Rally files for IPO, $70 million offering
Rally has yet to announce the number of shares to be sold, set a price range or announced a date for the sale, according to the filing and a March 11 press release from the company. Rally’s S-1 registration statement did say the company would be traded on the New York Stock Exchange as “RALY.”
The $70 million figure is a placeholder value used in the filing and also is subject to change.
Rally makes cloud-based software tools developers use to manage projects using agile development techniques. It has been one of the fastest growing companies in Colorado, with a current headcount around 380 employees companywide.
Money raised from the IPO will be used to increase Rally’s financial flexibility, marketing and sales efforts, invest in its data centers and international reach and possibly acquire other companies, the prospectus said.
Representatives of Rally cannot comment on the IPO because of SEC regulations governing the quiet period companies enter before and after going public. But an IPO for Rally has been in the works for a while, chief executive and chairman Tim Miller has said in the past couple years.
During a 2011 CEO Roundtable hosted by the Boulder County Business Report, Miller said Rally already had been trying to find an optimal time for an IPO. Instead of going public, the company decided to raise $20 million from venture capitalists in a Series E round, Miller said.
While executives must be quiet, Rally’s prospectus is full of information about Rally’s financial situation and operations that previously were unavailable to the public.
Rally’s revenues have increased dramatically in the past two years, according to financial data included in the filing. In Rally’s 2012 fiscal year, which ended Jan. 31, the company reported revenue of $41.3 million, up 39 percent from the $29.7 million it reported for its 2011 fiscal year, and 124 percent from the $18.4 million it reported in its 2010 fiscal year.
Rally did report a net loss of $11.6 million in its 2012 fiscal year, up from $9.9 million the year before.
Rally’s growth has been driven by the increasing number of developers being “agile” when developing software. Among other things, agile techniques are intended to enable developers to collaborate and take a flexible approach when creating software, and the method is reputed to result in software that is delivered to clients faster, cheaper and better.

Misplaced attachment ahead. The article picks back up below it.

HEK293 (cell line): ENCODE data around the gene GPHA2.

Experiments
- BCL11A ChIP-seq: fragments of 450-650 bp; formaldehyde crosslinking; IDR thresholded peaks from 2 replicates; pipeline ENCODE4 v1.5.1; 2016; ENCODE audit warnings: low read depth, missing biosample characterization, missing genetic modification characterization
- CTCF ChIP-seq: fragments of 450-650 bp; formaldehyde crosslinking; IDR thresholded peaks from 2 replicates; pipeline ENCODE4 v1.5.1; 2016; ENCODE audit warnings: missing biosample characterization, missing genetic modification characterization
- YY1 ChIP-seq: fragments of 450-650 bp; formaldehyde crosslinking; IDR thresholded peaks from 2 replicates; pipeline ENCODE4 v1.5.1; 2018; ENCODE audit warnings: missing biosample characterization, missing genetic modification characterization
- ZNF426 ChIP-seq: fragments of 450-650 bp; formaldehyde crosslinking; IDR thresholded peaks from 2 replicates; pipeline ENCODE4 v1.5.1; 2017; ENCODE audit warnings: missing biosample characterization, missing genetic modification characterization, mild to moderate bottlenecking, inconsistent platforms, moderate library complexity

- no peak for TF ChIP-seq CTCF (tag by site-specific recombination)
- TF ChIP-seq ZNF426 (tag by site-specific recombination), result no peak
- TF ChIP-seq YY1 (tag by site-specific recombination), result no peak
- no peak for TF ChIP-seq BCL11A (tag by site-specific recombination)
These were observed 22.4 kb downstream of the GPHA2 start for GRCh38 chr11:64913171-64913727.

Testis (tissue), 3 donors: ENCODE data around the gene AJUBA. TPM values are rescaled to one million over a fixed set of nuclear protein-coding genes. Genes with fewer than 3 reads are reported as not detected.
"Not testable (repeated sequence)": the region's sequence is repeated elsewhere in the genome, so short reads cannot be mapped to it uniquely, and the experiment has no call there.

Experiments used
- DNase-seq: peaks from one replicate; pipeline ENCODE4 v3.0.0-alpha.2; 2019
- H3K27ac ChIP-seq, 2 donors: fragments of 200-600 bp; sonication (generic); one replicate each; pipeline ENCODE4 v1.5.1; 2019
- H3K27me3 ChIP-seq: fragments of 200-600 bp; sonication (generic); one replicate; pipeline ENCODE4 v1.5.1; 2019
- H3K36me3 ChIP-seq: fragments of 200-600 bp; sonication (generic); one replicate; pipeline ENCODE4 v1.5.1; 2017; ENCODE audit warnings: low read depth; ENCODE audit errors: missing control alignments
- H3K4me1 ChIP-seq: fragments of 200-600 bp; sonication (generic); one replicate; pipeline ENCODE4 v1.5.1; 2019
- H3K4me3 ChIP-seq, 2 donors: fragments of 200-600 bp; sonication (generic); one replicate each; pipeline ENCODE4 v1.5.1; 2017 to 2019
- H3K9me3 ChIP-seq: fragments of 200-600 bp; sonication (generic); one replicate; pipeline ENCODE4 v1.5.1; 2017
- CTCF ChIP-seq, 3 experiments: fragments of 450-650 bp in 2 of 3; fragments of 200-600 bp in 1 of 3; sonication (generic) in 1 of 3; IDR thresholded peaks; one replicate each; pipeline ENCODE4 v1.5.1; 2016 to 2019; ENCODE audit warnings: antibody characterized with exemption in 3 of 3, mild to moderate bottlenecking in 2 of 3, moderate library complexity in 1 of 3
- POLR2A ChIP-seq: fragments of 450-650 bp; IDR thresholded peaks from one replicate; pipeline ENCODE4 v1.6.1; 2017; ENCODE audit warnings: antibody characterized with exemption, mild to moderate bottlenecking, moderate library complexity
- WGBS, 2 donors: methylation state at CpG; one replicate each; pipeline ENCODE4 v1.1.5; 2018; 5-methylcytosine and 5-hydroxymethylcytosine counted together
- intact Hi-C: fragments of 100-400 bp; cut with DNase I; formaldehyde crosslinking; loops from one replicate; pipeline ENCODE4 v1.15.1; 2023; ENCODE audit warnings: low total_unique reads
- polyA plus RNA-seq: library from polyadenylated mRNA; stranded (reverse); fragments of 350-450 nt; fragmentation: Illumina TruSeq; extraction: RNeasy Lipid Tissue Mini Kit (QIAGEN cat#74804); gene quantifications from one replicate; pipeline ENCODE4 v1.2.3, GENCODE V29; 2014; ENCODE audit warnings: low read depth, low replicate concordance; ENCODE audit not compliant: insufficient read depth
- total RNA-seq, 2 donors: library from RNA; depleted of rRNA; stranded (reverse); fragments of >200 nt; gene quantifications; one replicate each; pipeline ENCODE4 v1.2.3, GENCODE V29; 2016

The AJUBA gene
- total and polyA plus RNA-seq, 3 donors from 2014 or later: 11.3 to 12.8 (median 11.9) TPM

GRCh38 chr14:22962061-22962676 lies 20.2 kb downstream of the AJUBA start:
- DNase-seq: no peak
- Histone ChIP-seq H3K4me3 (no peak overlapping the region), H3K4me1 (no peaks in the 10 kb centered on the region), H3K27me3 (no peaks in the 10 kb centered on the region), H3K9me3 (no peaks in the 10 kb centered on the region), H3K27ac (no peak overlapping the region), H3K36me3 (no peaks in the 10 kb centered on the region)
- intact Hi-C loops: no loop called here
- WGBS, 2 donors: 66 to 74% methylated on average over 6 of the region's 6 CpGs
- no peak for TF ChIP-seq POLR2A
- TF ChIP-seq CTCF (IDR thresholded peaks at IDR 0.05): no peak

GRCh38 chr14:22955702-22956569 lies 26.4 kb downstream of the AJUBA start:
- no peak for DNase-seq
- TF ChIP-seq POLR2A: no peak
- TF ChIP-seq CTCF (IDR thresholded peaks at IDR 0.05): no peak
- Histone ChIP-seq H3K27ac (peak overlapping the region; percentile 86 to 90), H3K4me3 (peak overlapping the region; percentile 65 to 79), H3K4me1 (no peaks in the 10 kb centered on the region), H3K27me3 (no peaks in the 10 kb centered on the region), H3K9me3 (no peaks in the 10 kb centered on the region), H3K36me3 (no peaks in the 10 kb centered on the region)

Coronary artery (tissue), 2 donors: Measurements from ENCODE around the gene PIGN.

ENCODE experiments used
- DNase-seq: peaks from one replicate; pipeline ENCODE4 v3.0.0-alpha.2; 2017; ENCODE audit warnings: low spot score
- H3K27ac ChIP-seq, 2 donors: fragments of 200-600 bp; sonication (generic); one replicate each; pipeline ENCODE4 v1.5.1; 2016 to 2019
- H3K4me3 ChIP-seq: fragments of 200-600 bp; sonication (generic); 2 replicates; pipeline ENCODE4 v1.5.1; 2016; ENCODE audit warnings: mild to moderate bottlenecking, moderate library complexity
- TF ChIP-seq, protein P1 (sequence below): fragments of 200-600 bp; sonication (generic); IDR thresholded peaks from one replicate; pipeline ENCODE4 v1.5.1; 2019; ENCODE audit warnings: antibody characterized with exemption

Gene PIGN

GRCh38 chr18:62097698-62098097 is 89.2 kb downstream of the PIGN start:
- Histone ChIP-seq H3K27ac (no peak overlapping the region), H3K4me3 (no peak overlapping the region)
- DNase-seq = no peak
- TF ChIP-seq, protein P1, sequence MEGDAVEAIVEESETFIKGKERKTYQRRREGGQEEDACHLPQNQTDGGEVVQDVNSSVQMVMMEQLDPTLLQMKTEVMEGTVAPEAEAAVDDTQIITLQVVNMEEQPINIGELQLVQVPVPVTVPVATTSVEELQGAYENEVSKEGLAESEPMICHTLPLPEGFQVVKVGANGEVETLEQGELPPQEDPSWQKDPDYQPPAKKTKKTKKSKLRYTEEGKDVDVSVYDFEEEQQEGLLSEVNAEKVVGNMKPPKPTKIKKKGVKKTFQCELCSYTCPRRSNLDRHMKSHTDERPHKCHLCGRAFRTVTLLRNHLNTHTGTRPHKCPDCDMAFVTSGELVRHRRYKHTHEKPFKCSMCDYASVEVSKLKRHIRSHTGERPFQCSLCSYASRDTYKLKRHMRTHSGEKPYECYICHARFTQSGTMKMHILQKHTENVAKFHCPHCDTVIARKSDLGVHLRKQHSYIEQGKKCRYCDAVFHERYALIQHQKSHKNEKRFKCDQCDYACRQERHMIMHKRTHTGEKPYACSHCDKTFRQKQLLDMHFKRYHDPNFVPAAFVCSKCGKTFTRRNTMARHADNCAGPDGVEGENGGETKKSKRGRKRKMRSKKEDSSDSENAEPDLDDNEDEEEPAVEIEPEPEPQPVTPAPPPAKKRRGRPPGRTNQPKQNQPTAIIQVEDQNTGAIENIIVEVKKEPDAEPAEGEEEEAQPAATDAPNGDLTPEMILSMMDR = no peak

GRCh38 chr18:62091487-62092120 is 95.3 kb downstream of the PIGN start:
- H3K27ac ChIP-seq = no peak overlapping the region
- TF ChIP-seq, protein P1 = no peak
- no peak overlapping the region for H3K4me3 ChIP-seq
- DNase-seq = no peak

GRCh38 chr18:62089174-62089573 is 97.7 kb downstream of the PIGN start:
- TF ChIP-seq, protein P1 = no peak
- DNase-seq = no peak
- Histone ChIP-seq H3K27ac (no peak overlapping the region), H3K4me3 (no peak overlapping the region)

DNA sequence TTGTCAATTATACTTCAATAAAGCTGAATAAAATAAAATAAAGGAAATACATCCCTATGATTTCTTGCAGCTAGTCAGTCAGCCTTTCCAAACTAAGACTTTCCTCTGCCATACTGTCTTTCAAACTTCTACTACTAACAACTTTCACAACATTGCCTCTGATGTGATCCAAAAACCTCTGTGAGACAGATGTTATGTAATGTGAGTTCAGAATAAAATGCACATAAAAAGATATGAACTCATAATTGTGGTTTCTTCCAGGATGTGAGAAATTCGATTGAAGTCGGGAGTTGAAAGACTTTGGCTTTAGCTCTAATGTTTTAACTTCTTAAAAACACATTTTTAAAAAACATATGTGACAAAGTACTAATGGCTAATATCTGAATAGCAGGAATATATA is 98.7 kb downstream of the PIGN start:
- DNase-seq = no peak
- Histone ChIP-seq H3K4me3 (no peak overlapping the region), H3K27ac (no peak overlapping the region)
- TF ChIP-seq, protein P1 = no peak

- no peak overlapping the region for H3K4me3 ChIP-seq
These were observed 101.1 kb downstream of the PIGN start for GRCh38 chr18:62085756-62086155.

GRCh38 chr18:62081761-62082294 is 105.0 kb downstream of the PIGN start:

According to a report from The Standish Group that Rally cites, developers used agile techniques in about 29 percent of new software-development projects in 2011.
Rally’s prospective said it had 154,982 paid users and more than 1,000 customers as of Oct. 31, including 36 of the Fortune 100 companies.
Those users use Rally’s cloud-based platform which provides planning, scheduling, resource management and progress reporting tools.
Rally, its executives and investors have deep roots in Boulder. Rally’s chief technology officer, Ryan Martens, founded the company in Boulder in 2001 as F4 Technologies Inc. Martens earlier had co-founded software company Avitek Inc. in Boulder. Miller served as CEO of that company until it was purchased by BEA Systems Inc. in 1999.
Jim Lejeal, currently Rally’s chief financial officer, was an early angel investor. He was a co-founder of Raindance Communications Inc., a company based in Louisville that went public in 2000 and was acquired by West Corp. in 2006.
Boulder-based investors include Boulder Ventures and Mobius Venture Capital, the former VC firm of Foundry Group’s managing directors.
Meritech Capital Partners, a Palo Alto, California-based VC firm, led the 2011 Series E round with a $10 million investment, according to the SEC filing. Greylock Partners and Mohr Davidow Ventures also invested.
Rally has raised about $70 million from VCs, according to the prospectus. -- CHECK
Deutsche Bank Securities Inc. and Piper Jaffray & Co. will act as lead book-running managers for the offering, according to the release. Needham & Company, LLC, JMP Securities LLC and William Blair & Company, L.L.C. will act as co-managers.
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